6 Things You Should Never Do When Trying to Defrost Your Window

Many car accidents in the winter can be easily prevented with a good maintenance routine. To improve your visibility, it’s important to defrost windows to keep snow and ice off.

However, defrosting your windows the wrong way can crack your windshield glass. Your car’s defroster might take several minutes to clear most of the ice, but it’s the best way to prevent damage to your vehicle. On the other hand, here are a few of the worst ways to defrost your car.

1. Using boiling water

Pouring hot water over an icy windshield might seem appealing if you’re in a hurry, but RepairPal advises against it. Auto glass contracts when it gets cold and expands when exposed to a hot substance. The sudden temperature change from hot water often results in small cracks that will only get worse over time. 

Your auto glass can also potentially shatter if you use boiling water. If you have no other options for a quick defrosting, only use lukewarm or room-temperature water.

2. Using a snow shovel

A window defrosting from someone that potentially remembered what should never be done when trying to defrost your window
Window defrosting | Getty Images

Unlike ice scrapers, the ends of snow shovels aren’t built with the safety of your car’s windshield in mind. Because of that, many drivers often end up scratching the glass on accident through this method. There’s also the risk that you might drop the shovel while trying to maneuver it across your windshield and cause further damage. 

You’re better off leaving your windshield alone and using the shovel for your wheels instead. By the time you’re done clearing the snow from around all four, your defroster will probably have done its job.

3. Using a spatula

If you don’t have a snow brush or ice scraper on hand, a metal spatula is far from the next best thing. At the very least, it will be ineffective because the end isn’t sharp enough to penetrate the ice.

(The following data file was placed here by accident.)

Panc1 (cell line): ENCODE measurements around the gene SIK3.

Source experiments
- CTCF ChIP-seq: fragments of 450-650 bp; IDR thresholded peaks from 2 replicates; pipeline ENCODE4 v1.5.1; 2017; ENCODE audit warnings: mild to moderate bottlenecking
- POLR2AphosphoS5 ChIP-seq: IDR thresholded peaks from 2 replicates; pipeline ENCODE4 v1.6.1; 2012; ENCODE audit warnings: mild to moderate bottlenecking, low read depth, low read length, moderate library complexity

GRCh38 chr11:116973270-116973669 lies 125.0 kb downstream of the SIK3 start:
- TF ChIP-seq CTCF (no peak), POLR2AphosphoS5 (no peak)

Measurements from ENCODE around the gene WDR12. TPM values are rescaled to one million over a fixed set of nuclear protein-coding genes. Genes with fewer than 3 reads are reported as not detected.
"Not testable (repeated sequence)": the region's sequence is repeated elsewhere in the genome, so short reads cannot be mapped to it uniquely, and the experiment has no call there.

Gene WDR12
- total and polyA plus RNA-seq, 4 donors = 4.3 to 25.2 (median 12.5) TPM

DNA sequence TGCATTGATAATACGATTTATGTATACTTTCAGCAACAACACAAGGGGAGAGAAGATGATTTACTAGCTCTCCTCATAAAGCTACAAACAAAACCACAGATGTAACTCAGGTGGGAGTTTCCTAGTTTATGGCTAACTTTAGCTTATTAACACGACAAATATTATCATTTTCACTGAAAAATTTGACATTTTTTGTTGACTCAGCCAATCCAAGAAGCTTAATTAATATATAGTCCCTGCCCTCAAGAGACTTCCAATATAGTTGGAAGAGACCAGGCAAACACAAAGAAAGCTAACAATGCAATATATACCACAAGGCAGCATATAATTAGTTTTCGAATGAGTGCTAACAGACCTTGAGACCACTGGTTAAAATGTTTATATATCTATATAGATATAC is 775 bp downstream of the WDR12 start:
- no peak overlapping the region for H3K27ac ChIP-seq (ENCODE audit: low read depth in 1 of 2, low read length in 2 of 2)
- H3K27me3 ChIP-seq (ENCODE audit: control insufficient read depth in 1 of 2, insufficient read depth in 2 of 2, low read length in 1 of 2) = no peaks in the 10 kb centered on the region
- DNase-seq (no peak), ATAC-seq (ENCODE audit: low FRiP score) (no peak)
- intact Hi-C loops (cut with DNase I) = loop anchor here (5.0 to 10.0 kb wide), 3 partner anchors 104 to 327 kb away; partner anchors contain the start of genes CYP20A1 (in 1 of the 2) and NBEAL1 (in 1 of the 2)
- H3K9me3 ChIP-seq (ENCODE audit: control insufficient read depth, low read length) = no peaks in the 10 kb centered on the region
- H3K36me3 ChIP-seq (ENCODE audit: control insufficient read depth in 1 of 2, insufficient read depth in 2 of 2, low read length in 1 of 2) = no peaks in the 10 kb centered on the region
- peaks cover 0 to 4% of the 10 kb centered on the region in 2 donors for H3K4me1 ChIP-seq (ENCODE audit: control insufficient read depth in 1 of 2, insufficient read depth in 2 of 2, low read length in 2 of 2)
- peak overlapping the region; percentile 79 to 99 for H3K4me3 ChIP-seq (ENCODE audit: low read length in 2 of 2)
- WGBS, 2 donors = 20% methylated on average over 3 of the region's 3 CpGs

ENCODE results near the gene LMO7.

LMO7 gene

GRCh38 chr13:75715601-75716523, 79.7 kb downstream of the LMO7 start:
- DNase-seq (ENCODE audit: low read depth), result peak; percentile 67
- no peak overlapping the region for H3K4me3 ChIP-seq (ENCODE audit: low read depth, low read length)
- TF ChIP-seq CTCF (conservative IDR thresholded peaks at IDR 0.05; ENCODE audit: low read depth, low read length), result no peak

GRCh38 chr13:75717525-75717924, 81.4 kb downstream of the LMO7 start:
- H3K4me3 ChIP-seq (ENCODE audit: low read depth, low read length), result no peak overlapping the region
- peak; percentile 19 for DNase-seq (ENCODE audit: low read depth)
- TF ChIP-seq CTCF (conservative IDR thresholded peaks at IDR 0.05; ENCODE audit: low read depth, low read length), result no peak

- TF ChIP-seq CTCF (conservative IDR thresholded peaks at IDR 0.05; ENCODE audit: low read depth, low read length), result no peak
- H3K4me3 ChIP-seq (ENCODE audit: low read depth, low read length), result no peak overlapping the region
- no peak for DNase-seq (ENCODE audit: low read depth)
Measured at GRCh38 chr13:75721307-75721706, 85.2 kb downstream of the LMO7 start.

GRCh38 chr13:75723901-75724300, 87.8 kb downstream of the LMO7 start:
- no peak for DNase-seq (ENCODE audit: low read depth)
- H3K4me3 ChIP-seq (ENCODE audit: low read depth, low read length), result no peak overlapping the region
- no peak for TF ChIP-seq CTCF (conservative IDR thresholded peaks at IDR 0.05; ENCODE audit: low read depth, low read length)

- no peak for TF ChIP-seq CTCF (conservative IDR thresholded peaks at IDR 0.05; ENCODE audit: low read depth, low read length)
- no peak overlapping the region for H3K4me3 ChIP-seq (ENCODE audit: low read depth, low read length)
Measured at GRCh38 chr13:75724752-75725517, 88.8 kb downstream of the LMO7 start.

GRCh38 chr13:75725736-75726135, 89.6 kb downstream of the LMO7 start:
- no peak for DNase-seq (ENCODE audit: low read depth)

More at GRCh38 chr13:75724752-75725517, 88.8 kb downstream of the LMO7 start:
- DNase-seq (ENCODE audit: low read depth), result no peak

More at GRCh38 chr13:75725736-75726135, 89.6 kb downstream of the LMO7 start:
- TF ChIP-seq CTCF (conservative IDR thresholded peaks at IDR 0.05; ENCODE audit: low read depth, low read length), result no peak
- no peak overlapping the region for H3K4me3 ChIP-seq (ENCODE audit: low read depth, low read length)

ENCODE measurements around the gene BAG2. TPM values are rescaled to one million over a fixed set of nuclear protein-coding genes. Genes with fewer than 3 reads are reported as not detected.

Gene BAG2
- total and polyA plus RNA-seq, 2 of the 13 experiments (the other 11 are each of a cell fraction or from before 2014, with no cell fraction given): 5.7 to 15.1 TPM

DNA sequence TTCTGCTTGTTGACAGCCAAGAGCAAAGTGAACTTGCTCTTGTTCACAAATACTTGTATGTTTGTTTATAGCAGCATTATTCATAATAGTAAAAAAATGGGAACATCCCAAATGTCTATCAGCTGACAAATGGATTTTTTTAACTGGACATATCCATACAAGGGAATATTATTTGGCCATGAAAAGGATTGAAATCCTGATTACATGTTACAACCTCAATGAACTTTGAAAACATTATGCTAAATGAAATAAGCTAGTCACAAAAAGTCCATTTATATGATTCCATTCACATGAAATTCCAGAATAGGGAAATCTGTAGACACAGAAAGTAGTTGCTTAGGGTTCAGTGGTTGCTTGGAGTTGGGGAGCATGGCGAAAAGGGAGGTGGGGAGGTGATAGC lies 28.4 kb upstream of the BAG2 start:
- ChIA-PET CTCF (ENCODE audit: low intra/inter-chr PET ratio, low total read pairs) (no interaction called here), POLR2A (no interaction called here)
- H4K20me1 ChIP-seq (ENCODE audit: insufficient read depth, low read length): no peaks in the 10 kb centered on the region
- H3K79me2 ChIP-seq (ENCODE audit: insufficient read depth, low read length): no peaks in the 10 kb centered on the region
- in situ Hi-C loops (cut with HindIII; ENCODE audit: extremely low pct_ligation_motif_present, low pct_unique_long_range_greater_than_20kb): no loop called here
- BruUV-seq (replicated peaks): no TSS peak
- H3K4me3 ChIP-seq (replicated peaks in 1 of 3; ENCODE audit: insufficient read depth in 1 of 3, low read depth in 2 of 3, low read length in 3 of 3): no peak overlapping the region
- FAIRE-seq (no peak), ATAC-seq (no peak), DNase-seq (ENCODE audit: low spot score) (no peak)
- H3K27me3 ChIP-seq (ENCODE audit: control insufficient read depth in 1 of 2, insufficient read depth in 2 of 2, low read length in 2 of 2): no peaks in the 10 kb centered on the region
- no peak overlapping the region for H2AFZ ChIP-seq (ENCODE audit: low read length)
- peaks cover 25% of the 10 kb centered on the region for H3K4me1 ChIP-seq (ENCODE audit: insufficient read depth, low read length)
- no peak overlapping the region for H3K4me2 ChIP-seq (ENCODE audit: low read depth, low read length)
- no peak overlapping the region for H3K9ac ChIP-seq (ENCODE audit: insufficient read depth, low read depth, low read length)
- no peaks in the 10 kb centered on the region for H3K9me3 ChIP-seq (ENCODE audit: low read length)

At worst, you’ll end up scratching your windshield by scraping at the ice too hard. You can use a plastic spatula to brush away light snow from your car, but it probably won’t work for removing ice.

4. Hitting the ice

No matter how solid the ice on your windshield might be, it won’t protect the glass underneath. Hitting it with a sharp rock or any other heavy object will shatter the glass with enough force. Even if it doesn’t, you’ll probably leave some cracks behind that will obscure your visibility. 

5. Using WD-40 spray

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In automotive applications, WD-40 should only be applied as a rust preventative or to remove sticky substances from your car. While it also works as a water repellent, it’s difficult to remove once applied. Large amounts of WD-40 can also corrode your windshield glass in extreme circumstances.

Deicer sprays are better solutions for defrosting your car’s windshield, doors, and locks. Additionally, these solutions leave behind a protective layer that will prevent further ice growth for a certain amount of time. 

Just be careful around your car’s paint, as the harsh chemicals in the de-icer can damage it. RepairPal also says that you can make your own deicing spray by mixing 2/3 isopropyl alcohol and 1/3 water. 

6. Turning the wipers on too early

After a big snowfall or extreme temperature drop, your windshield wipers will likely be frozen to your vehicle. Attempting to use the wipers too early can damage the blades. If they won’t move at all, turn them off immediately to avoid overworking the wiper motor.

Once you’ve successfully melted the ice around the blades, you can activate them to remove any lingering snow or moisture. Also, remember to keep the washer fluid reservoir filled during the winter. Planning ahead will get you on the road faster without having to rely on quick, risky solutions.